When the pistils are dry, they get a vivid red color, which fades into dark orange at the tips. They are cooled and wrapped in fabrics or aluminium foil and placed in hermetically sealed jars, covered and kept in a secluded place for at least thirty days before they are ready for use. They can stay in that corner for a year and still be able to flavor the food.
Vegetable cycle in the cultivation of saffron
Saffron bulbs pass through active, transient and dormant phases. The active period begins when they are planted and develop roots, buds, leaves and flowers. The transitional period is when the bulbs become mother bulbs and produce new bulbs, or offspring bulbs. The dormant period is when the bulbs reach the mature phase and no longer produce bulbs. The dormant period is characterized by withered leaves and dried up roots. To be productive again, saffron bulbs should be removed from the ground and set aside for a while before being replanted.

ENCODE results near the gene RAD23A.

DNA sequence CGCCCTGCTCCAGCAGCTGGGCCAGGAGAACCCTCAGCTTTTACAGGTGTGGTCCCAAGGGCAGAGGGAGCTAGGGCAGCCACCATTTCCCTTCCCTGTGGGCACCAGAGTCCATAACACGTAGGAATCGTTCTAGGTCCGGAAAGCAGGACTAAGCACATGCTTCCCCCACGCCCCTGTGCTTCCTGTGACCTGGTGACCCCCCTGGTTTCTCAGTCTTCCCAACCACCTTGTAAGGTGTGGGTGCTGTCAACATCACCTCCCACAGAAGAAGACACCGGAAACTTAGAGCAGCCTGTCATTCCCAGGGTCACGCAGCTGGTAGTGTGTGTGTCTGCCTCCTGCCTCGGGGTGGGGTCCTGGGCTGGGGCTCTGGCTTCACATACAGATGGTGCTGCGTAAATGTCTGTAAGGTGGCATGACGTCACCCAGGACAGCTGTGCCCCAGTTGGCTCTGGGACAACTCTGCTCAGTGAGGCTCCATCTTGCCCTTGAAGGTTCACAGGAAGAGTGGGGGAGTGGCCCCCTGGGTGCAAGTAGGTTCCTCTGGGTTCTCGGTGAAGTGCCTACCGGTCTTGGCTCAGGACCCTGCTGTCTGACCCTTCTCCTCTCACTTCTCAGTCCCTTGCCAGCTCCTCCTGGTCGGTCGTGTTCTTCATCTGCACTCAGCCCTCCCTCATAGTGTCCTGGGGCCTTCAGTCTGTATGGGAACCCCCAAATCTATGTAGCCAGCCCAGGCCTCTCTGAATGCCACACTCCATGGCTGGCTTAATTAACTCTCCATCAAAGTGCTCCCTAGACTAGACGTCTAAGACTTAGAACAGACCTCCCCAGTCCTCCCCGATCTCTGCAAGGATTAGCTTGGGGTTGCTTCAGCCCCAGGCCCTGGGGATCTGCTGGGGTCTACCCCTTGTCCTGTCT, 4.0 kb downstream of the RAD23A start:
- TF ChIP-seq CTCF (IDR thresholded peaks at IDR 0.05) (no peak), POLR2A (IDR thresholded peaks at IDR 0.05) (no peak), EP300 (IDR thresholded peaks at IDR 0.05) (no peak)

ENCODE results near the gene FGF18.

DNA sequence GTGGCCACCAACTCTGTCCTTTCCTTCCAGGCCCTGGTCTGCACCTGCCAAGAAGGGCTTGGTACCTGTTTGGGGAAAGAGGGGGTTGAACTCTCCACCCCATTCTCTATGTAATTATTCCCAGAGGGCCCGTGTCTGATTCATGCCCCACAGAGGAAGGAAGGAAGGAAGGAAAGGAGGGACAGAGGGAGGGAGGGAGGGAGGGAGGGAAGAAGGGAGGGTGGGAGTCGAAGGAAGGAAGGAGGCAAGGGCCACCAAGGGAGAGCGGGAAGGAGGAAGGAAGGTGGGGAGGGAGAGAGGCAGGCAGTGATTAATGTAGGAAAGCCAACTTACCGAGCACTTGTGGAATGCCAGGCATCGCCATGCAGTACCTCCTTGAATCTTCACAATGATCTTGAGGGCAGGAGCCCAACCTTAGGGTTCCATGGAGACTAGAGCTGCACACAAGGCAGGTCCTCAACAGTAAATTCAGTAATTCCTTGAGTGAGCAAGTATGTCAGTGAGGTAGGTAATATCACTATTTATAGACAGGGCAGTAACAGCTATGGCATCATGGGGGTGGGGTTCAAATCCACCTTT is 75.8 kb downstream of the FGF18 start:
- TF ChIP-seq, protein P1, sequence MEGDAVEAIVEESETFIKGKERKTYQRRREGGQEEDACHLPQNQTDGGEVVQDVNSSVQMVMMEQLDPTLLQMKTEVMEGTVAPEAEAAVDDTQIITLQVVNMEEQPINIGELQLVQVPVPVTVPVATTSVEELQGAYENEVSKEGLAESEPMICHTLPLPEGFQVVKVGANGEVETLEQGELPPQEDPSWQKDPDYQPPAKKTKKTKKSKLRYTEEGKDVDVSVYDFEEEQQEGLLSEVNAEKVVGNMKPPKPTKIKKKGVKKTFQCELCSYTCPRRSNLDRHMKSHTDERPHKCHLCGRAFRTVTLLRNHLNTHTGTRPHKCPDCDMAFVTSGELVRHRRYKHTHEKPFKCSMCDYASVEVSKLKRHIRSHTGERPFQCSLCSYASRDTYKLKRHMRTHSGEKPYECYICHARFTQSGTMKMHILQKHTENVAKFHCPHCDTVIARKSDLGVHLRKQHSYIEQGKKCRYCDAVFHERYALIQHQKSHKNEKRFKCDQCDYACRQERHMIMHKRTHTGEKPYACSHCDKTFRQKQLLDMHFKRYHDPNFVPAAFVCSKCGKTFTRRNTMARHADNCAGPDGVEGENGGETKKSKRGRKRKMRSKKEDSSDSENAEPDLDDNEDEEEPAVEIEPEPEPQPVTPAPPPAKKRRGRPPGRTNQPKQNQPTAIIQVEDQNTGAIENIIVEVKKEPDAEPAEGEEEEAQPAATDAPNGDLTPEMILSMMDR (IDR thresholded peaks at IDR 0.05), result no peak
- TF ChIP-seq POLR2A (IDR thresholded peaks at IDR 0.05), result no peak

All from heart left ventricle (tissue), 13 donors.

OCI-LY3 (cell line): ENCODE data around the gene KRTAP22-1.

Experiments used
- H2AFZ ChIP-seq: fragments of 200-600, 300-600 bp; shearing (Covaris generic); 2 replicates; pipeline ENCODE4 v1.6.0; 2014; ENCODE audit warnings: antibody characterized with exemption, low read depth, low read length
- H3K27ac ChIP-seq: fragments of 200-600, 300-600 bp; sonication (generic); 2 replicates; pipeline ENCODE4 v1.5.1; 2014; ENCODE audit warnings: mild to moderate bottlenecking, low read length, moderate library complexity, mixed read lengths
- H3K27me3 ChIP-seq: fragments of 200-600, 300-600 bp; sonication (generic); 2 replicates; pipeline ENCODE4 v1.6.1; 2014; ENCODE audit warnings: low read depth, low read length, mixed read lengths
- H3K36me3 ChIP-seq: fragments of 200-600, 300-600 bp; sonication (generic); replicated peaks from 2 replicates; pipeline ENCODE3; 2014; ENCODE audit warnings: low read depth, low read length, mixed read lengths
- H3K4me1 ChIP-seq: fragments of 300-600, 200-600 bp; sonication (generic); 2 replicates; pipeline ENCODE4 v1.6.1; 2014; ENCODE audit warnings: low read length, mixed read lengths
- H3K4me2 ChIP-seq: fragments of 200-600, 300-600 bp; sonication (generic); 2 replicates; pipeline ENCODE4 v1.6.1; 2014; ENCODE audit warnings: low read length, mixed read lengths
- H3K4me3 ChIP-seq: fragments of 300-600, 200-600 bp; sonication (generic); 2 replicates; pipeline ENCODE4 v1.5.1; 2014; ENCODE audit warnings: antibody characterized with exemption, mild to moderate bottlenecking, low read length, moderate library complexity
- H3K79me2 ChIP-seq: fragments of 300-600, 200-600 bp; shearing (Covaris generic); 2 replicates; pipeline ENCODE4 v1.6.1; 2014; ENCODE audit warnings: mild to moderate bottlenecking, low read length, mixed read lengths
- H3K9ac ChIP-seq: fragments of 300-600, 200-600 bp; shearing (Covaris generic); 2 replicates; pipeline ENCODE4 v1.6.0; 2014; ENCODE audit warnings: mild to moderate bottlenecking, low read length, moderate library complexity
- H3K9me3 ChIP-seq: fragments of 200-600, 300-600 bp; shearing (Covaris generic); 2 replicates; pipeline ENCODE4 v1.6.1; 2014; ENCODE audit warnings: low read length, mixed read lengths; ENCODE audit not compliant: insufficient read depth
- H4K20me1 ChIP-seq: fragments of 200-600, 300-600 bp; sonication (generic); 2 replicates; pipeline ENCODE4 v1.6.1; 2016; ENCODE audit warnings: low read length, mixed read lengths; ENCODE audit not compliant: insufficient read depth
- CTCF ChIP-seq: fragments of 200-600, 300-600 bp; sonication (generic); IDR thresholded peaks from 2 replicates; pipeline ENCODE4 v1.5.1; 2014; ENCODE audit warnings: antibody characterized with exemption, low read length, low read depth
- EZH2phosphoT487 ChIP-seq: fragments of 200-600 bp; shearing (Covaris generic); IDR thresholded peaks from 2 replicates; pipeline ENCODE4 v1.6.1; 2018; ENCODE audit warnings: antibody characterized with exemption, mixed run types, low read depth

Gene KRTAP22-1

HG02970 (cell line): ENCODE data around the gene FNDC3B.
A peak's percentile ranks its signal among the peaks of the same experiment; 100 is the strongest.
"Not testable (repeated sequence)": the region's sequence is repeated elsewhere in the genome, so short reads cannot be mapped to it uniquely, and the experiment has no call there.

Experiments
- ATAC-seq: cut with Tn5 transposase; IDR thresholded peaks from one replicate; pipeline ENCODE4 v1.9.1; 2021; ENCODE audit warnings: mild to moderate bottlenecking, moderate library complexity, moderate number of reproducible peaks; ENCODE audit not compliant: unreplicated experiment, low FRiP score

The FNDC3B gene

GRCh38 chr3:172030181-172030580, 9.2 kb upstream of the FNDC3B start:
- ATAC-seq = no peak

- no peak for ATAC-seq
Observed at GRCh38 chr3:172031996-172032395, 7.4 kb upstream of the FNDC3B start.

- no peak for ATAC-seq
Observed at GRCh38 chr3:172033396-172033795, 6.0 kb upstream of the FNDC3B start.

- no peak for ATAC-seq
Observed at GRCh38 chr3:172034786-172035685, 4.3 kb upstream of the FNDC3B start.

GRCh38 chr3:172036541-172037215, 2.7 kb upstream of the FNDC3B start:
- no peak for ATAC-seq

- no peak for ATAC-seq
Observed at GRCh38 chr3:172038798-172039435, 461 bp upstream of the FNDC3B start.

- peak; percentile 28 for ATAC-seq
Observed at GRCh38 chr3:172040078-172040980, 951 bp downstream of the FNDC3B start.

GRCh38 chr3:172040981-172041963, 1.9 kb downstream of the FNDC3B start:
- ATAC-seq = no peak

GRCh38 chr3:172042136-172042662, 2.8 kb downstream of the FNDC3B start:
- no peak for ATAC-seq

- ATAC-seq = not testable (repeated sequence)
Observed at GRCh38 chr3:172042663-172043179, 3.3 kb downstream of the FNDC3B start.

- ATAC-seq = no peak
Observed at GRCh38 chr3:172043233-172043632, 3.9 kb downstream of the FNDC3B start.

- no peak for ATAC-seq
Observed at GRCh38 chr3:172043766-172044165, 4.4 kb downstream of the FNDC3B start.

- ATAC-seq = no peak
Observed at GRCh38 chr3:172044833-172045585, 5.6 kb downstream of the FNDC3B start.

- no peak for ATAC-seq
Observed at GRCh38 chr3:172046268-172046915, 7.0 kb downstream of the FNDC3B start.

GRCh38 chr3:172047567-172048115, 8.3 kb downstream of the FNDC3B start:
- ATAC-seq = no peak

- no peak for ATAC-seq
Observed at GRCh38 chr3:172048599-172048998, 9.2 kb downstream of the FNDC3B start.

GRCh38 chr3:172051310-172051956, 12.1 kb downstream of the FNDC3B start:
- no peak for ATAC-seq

As for the sowing area, it would be ideal to allow a saffron field to “rest” for at least ten to twelve years after a cycle of cultivation has been exploited to the maximum, so that the land can recover and become fertile again. To start a new cycle it is better to move to a virgin field. This will ensure you a durable plantation, which will give you good production for another period.
The bulbs are classified according to their size, in fact, the larger the mother bulbs, the more children they produce, the more abundant is the production of flowers and stigmas. The regeneration of saffron bulbs is significantly reduced over the years and for a cultivation of saffron over many years, it is necessary to plant the smaller bulbs in virgin fields, so that they can increase in size.